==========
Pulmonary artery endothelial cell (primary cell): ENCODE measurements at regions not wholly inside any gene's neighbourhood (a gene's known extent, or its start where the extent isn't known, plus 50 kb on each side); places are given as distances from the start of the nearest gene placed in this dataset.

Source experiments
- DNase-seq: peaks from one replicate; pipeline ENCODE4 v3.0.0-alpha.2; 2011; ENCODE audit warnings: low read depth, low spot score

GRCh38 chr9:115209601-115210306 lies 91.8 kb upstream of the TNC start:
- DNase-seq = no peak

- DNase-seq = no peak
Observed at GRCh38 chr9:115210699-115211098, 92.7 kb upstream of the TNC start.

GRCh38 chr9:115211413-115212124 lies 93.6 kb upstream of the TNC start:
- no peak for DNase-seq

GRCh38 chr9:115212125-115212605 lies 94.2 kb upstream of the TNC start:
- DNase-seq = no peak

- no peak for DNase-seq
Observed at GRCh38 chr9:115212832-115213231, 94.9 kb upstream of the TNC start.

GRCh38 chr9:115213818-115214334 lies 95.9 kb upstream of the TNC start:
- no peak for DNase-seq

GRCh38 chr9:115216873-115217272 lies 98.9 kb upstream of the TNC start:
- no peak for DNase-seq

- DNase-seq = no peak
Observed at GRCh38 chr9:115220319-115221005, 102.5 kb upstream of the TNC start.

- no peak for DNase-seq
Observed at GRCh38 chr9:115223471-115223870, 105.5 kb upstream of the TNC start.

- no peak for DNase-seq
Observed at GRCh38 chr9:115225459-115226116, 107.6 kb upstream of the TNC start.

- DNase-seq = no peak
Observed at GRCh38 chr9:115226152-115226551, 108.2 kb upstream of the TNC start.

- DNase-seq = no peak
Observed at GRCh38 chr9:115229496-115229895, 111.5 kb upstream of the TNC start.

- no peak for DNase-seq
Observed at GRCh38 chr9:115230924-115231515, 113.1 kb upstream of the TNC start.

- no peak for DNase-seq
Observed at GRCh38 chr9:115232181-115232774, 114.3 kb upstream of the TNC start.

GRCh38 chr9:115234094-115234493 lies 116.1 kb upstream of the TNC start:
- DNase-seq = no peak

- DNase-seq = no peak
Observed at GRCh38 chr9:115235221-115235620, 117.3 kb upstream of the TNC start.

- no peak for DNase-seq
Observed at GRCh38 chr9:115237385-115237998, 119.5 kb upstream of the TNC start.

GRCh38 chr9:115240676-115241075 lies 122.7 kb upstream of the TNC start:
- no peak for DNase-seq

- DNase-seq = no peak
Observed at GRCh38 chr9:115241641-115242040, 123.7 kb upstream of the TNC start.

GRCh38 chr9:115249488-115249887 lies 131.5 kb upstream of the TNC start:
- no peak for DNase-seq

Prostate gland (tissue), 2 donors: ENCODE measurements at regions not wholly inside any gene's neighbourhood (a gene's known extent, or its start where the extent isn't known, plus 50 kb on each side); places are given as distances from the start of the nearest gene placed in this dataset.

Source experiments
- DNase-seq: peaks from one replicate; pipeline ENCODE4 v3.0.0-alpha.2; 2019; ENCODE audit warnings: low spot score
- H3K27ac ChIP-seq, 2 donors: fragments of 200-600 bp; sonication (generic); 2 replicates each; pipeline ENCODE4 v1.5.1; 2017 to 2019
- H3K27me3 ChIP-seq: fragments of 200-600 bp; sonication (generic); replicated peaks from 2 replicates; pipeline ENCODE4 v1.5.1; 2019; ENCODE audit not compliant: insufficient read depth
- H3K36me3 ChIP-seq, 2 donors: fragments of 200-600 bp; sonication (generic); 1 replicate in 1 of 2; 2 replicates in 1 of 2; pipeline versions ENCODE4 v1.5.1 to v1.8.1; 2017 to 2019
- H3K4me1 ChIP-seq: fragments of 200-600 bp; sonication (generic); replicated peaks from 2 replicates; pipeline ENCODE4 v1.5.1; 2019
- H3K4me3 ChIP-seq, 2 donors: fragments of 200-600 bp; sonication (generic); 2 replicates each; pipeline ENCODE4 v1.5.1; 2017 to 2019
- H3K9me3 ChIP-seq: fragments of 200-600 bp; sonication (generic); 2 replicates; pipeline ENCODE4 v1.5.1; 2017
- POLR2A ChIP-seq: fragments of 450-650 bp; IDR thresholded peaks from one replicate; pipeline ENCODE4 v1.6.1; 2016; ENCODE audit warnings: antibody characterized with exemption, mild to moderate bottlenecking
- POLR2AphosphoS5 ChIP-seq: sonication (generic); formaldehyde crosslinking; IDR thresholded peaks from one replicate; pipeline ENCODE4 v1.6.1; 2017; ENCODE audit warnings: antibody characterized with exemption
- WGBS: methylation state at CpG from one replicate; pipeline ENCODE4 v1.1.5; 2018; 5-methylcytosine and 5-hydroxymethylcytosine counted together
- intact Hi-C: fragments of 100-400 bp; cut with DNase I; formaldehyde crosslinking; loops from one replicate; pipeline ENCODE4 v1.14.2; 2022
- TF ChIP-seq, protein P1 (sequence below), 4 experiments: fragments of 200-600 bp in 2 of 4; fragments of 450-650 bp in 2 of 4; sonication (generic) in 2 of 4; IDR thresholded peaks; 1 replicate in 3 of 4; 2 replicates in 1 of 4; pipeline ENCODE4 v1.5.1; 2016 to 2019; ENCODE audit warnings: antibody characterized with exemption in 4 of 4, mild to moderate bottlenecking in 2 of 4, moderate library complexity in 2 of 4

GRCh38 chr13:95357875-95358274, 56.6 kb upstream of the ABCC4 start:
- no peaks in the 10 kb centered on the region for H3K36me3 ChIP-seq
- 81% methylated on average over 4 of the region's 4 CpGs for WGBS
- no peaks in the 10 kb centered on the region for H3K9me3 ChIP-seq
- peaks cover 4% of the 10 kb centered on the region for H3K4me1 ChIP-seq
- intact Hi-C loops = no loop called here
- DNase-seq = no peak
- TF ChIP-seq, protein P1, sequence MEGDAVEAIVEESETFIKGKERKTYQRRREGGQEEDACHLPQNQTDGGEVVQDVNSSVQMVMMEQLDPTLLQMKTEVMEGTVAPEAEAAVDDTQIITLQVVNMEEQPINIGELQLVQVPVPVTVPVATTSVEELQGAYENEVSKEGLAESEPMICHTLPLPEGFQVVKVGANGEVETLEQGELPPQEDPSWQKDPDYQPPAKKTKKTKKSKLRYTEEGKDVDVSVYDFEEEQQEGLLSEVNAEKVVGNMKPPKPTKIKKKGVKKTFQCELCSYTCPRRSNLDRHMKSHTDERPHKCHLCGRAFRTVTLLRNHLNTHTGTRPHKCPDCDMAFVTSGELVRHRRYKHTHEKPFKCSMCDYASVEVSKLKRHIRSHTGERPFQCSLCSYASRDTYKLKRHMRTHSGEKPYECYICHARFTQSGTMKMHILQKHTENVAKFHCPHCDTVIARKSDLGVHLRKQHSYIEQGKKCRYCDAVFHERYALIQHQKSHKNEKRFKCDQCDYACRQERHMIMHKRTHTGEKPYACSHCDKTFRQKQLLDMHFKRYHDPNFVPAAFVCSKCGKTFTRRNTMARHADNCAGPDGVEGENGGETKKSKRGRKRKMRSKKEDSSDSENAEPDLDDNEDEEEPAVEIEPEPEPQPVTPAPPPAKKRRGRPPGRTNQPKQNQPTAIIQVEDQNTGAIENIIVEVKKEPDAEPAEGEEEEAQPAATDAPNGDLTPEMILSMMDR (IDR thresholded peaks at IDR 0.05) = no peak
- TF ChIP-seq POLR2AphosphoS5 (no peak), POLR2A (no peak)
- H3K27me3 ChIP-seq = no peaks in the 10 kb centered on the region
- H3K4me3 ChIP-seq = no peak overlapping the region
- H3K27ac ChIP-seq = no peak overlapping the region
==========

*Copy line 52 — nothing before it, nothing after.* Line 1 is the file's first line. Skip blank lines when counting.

- H3K9me3 ChIP-seq: fragments of 200-600 bp; sonication (generic); 2 replicates; pipeline ENCODE4 v1.5.1; 2017